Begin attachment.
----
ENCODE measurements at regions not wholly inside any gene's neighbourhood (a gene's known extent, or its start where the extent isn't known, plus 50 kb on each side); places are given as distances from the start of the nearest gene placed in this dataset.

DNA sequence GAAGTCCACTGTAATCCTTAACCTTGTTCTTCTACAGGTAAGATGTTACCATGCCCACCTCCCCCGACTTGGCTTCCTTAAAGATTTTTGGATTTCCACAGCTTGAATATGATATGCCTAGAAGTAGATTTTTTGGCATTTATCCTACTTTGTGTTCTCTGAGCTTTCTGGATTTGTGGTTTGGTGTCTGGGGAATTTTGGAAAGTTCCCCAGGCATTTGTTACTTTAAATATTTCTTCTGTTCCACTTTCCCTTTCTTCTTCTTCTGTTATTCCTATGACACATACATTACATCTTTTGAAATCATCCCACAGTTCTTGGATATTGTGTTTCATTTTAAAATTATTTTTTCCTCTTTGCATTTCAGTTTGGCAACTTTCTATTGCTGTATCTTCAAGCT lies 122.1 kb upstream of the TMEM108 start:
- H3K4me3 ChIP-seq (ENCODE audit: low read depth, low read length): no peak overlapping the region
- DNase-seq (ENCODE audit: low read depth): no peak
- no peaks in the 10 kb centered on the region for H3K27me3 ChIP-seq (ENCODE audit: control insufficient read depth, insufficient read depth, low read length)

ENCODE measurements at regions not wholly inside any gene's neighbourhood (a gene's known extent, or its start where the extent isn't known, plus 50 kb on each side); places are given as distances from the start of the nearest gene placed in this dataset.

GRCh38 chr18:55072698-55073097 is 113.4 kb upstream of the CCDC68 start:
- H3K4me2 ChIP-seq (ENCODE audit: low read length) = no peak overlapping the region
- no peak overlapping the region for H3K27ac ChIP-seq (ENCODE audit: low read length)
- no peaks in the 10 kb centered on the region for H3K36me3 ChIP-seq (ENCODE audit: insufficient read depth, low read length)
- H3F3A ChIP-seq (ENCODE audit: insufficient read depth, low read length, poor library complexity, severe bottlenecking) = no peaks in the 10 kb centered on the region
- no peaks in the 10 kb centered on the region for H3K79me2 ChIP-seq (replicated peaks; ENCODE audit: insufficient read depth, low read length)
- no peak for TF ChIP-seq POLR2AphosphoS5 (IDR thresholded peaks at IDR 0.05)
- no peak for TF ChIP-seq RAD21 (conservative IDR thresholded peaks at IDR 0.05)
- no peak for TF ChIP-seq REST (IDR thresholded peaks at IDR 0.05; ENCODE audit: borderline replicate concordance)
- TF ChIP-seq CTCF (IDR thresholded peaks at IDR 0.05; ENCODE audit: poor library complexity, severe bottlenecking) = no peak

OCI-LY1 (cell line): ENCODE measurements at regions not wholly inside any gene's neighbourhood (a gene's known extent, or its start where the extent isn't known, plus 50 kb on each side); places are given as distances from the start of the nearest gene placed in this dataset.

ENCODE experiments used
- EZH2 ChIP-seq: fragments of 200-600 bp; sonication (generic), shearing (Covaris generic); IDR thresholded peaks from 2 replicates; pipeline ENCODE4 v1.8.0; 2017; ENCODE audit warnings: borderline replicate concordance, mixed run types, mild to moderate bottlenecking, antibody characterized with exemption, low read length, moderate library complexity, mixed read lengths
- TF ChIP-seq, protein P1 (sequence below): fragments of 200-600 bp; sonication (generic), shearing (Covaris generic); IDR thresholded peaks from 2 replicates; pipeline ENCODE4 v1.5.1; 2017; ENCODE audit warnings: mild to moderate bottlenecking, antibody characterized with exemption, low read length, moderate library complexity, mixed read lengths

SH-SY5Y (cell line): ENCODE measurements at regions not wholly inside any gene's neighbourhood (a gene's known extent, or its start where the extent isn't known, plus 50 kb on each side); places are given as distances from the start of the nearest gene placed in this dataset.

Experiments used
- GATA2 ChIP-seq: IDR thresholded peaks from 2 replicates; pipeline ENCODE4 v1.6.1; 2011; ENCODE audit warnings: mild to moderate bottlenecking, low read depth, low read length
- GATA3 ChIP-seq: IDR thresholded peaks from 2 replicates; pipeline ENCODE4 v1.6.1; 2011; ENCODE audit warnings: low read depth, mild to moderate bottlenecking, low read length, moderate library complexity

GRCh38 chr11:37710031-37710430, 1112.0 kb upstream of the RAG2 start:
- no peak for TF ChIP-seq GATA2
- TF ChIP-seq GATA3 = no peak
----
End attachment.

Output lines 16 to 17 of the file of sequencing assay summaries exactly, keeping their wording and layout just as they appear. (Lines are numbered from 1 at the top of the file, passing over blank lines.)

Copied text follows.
- TF ChIP-seq CTCF (IDR thresholded peaks at IDR 0.05; ENCODE audit: poor library complexity, severe bottlenecking) = no peak

OCI-LY1 (cell line): ENCODE measurements at regions not wholly inside any gene's neighbourhood (a gene's known extent, or its start where the extent isn't known, plus 50 kb on each side); places are given as distances from the start of the nearest gene placed in this dataset.